We have continued to work directly with the growers we have come to know since 2006. We are willing to vouch for their ecology and ethics based on our annual visits to their farms.
What has been the most exciting milestone achieved by ChocoSol so far?
Moving out of a rental situations and owning the land and building that we do our work in was a huge game changer. We no longer have to justify our creative use of space. Investing in our future has given us the next level of resiliency we need. Plus, the capacity to grow un-hindered from the landlord-tenant juxtaposition which can be precarious at best and adversarial at worse.
This year, we’ve bought our own warehouse which has given us the luxury of safely receiving our cacao and coffee on our own terms, all with our high food and safety standards in mind. In this new warehouse we’ve also built our primary production, which includes storing, cleaning, blending, roasting, winnowing and grinding cacao. This takes some of the production off-site to better physically distance our production staff during COVID and to refine and evolve our chocolate making techniques at the same time. We always want to figure out multiple problems at once when when we are investing in our equipment and facility.
What is cacao and how is it different from cocoa?
Cacao is the traditional word for cocoa - it can be chopped down to semantics and context but they represent the same thing.
When people say cocoa they generally think of cocoa powder - the defatted and chemically alkalized bi-product that is so lucrative to the chocolate industry but void of most of the goodness that a whole cacao bean has to offer.
We use the term cacao intentionally to emphasize the root of the word and the root of the product. Which is rooted in forest gardens traditions of Meso-America a millennia in the making. Our farmer’s in Meso-America call it the seed cacao, therefore we should as well.
When we say that ChocoSol works with cacao, we’re not referring to melting industrialized fine chocolate or cocoa powder. Working with cacao, for us, means starting from a whole food - the densely packed complex seed that is packed with flavours and nutrients.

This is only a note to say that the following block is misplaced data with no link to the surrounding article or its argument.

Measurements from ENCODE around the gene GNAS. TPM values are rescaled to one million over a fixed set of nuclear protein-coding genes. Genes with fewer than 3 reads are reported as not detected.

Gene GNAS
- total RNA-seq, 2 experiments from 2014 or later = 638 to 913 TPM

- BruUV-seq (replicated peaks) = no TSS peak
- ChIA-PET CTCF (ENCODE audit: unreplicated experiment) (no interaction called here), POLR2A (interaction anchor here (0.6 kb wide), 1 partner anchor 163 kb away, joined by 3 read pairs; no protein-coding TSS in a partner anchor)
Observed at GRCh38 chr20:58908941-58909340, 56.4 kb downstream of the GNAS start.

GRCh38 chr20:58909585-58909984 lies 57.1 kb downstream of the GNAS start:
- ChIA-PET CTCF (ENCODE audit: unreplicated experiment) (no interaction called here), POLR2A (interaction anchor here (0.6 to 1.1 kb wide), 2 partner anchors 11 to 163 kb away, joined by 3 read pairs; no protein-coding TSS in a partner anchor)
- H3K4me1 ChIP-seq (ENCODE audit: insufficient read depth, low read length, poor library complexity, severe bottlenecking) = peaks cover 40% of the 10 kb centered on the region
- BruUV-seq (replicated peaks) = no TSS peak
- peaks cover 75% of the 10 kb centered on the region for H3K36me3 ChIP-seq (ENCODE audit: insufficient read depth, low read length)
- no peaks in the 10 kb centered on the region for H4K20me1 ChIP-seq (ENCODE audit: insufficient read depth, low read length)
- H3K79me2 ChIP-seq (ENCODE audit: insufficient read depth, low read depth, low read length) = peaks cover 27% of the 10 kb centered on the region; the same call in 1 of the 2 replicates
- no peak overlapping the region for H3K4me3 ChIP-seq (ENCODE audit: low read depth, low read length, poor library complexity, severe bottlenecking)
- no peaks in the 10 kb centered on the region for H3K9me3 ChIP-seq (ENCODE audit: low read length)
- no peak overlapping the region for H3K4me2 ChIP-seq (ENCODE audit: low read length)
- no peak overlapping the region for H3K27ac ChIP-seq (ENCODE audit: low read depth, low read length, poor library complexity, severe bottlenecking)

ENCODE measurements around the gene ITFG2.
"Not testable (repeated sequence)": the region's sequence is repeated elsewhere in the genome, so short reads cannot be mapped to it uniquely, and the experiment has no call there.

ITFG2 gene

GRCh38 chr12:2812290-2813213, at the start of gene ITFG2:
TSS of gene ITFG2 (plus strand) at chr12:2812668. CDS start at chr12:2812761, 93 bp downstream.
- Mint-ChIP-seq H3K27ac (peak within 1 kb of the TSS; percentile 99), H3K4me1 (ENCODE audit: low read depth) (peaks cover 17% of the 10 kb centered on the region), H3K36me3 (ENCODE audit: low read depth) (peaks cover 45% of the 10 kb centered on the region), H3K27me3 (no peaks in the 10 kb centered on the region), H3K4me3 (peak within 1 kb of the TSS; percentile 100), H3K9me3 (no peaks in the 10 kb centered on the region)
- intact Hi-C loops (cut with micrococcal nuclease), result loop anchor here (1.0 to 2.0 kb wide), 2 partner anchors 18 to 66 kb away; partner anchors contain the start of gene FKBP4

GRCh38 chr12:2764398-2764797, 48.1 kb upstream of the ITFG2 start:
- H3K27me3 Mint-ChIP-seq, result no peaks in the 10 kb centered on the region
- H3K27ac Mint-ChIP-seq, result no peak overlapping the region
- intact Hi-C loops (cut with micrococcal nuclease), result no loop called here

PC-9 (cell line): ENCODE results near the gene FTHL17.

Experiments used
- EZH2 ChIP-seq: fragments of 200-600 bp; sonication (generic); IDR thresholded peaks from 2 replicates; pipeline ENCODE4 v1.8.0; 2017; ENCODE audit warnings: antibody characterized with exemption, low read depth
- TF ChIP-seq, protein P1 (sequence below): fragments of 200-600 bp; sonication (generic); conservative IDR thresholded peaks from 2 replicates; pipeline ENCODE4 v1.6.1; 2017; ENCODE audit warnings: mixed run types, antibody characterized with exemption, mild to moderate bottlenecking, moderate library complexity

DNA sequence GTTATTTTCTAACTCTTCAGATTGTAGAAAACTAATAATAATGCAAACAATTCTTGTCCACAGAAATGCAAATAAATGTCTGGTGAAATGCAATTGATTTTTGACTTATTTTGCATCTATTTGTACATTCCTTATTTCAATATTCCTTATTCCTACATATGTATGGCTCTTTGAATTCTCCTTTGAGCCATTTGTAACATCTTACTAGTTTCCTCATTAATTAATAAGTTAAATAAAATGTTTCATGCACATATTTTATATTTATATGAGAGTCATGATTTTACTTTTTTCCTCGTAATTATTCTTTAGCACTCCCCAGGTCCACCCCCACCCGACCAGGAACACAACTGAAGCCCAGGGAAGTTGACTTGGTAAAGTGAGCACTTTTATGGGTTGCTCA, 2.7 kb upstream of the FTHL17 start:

What does your business look like when it’s achieved all goals and dreams for it?
The journey is part of the destination, our goal is to produce the most ecological and delicious chocolate foods in North America. This is only attainable if we continue to renew the land that we stand on here in Ontario. This means growing ingredients, techniques and hope here locally. This means having farmland and creating forest gardens here in Canada as well. It means continuing to bridge Southern ontario with Southern. Our future valentine’s day truffles aren’t made up of heavy ganaches but are fragrant bites with local dehydrated fruits, herbs and berries.
Our team is happy and fulfilled and finding meaning in the work, we’ve set an example for the next generation demonstrating that good business is possible, and necessary for us to continue. That joy and and relationships are worth
What advice would you give to someone launching their own food business?
Trends will come and go. Authenticity, commitment to your values and good hospitality will take you much further. Do it for the love of the food you are creating - passion is a must in this competitive space where margins are thin and quality is expected. Please take the environment into consideration as you grow, evolve and scale your business.
How can someone run an ethical food business? What’s involved?